knitting scarves to raise money to buy livestock for poor communities -- themorningcall.com

Here's a some great news about knitters giving back!

Local shop knitting scarves to raise money to buy livestock for poor communities -- themorningcall.com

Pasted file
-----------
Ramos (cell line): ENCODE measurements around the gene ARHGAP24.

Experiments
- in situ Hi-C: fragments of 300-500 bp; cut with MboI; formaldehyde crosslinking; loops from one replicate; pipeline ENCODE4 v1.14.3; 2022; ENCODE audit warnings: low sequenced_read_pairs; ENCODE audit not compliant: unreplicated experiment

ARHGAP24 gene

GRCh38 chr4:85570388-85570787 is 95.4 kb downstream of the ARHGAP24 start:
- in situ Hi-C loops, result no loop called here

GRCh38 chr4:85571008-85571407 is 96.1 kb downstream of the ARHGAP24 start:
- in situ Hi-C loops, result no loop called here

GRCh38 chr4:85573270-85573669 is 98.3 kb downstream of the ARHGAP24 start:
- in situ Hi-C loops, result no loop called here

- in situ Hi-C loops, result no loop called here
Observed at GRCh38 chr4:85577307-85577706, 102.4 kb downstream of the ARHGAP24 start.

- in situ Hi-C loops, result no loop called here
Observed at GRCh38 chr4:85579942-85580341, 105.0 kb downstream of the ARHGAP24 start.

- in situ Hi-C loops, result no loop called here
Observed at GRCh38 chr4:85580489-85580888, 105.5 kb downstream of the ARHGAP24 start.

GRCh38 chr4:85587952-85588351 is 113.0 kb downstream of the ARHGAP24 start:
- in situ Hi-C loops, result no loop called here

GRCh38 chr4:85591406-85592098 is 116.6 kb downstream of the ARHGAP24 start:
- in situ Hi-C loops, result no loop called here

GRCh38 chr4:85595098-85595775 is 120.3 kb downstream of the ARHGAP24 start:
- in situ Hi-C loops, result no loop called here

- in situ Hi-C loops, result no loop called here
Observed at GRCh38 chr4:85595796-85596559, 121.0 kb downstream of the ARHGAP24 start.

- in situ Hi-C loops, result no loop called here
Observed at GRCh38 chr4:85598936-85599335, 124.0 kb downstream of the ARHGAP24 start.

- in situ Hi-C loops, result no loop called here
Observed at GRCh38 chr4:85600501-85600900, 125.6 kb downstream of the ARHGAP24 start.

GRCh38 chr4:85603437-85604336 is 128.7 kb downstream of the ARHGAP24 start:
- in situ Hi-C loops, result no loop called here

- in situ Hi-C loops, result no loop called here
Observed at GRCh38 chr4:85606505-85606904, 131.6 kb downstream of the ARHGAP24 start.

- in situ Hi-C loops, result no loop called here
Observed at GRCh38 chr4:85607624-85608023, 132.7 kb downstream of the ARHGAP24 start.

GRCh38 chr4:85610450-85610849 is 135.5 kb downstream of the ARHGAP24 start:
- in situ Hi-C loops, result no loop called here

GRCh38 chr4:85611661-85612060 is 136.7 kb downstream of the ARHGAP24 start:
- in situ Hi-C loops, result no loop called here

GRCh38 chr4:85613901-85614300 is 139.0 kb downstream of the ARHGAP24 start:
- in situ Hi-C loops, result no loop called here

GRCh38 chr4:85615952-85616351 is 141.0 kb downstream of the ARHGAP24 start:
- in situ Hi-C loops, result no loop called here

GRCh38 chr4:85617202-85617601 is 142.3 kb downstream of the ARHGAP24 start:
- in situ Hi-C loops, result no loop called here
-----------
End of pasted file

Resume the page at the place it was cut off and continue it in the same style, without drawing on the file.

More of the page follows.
As a child, Barbara Stabile would watch her mother knit sweaters and other items for the American Red Cross to give to soldiers during World War II.Over the years, as her own foray into knitting went from hobby to career, the owner of Tangled Yarns on Main Street in Bethlehem looked for a way to give back.She's found a cause through Keep the Fleece, an effort sponsored by the United Nations as part of the International Year of Natural Fibres.The goal is to raise $250,000 to give to Heifer International, a Minnesota agency, which will use the money to buy fiber-producing livestock, such as sheep, to help poor communities become sustainable.Stabile and others have been hard at work knitting scarves that measure 9 inches wide and 60 inches long. They are collecting $1 for every row knitted. A single sheep could be purchased for every 120 rows.Their work will be sent to the New York State Sheep and Wool Festival, which is being held Oct. 17-18 in Rhinebeck. There it will be assembled into what organizers hope will become the world's longest scarf.The completed scarf will then travel to the White House and United Nations, among other places.Stabile heard about the project from employee Kate Lemmers, who attended a trade show of the National Needle Arts Association in Columbus, Ohio, in June. Stabile was familiar with Heifer International. Last year, Lemmers suggested getting involved in Heifer's holiday Giving Tree program. The shop raised $750 for the program by knitting and selling baby socks, scarves and other items. It will participate in the program again this year. When Lemmers mentioned Keep the Fleece, Stabile was only too happy to break out balls of wool. Staff, friends and loyal customers have also taken turns knitting rows. But Stabile said she has been handling the work from donors who prefer to leave the needles and yarn in the hands of experts.''One donor got so excited about the project she gave me $600,'' she said. ''I knitted two scarves with that.''The shop is working on its sixth scarf now and has raised about $1,600. The deadline to turn the scarves in is Thursday.Stabile has taken her scarves to bridge games and dinner parties, she said, ''just to publicize it.'' She estimated she's been spending 20 hours a week on the project. Even so, she said the work isn't difficult. ''I can't sit in front of a TV without knitting,'' she confessed.And it isn't just Stabile -- Lemmers is similarly obsessed. Like a patient in need of medication, she keeps her needles and wool handy at all times.''If I'm stuck in traffic, there's no road rage,'' she said. ''It makes sitting so productive.''Stabile said people have been receptive to the cause. At least 150 people have either donated money or knitted rows themselves. Stabile even got her 7-year-old grandson involved when he visited from New Hampshire.''He knitted two rows and he gave me $2. It's been really fun,'' she said.

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